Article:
Protecting Seas & Oceans

Bilge Water Treatment

Every ship, whether it is a container ship, an oil tanker or a freighter, produces bilgewater which poses an acute disposal problem. The IMO (International Maritime Organization) specifies that bilgewater may be discharged into the sea only if its residual oil content is below 15 ppm. GEA's BilgeMaster satisfies this limit value by a considerable margin. At the same time, the oil recycled from the separation process can be used for a variety of purposes.

What is bilgewater?

Bilgewater is created by leaks of salt water, cooling water, fuel oil and lube oil, by the dewatering of sedimentation and sludge tanks, by the draining off of various cleaning processes and also by particles of soot and dirt. Before there is any question of discharging this into the sea, IMO regulations specify that this explosive mix has to be treated so intensively that its residual oil content is below 15 ppm. However, this minimal pollution cannot be realized cost-effectively using conventional separation techniques.

Oil content to < 5 ppm possible

The solution is the GEA BilgeMaster system. The separators of this system can cope with 200 to 7000 liters an hour and even in the standard version cut residual oil content to below the statutory minimum. Under normal bilgewater feed conditions, the residual oil content in the pure water effluent is 10 to 12 ppm. Add-on units make it possible to reduce the oil content to < 5 ppm so that de facto pure water can be discharged into the sea.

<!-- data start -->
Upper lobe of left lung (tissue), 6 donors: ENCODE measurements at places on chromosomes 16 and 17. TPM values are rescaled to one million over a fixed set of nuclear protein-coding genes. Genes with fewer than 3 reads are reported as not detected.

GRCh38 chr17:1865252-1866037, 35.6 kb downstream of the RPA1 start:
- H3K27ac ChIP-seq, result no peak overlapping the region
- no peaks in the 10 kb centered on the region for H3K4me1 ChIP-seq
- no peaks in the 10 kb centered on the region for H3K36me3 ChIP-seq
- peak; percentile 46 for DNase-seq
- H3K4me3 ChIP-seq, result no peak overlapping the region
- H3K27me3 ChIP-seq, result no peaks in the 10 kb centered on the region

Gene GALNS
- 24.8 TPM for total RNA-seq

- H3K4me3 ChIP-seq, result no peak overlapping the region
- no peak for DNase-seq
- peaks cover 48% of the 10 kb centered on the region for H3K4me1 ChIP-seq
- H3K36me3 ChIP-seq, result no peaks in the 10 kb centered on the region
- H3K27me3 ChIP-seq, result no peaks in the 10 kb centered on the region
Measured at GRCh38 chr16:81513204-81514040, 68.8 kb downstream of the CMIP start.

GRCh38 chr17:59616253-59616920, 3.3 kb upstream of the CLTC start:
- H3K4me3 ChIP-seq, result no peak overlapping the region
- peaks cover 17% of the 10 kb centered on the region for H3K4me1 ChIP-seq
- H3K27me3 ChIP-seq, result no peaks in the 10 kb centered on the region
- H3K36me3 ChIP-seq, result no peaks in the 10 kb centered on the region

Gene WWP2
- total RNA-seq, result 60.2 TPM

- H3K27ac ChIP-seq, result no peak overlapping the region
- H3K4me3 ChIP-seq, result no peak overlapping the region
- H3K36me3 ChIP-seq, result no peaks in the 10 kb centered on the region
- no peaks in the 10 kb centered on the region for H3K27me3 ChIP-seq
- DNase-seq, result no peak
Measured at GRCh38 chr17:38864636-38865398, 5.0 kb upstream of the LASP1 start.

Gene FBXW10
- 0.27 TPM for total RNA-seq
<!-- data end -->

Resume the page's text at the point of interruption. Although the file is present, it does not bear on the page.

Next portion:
Recycled oil can be reused without difficulty

The economic benefit of this oil-water separation system is in the particular lasting nature of the investments. Oil recycled out of the separation process can be reused as fuel oil, for example. Recovered lube oil can be used as a fuel to generate heat. What is more, the system is self-cleaning and designed for unsupervised operation so that no additional staff are required. On the other hand, alternative methods such as static separation using sedimentation tanks or filtration, for example, require either cost-intensive manual cleaning from time to time or the replacement of filter elements. In addition, chemicals are frequently also required which are not only expensive, but in turn can also present a hazard to the environment.

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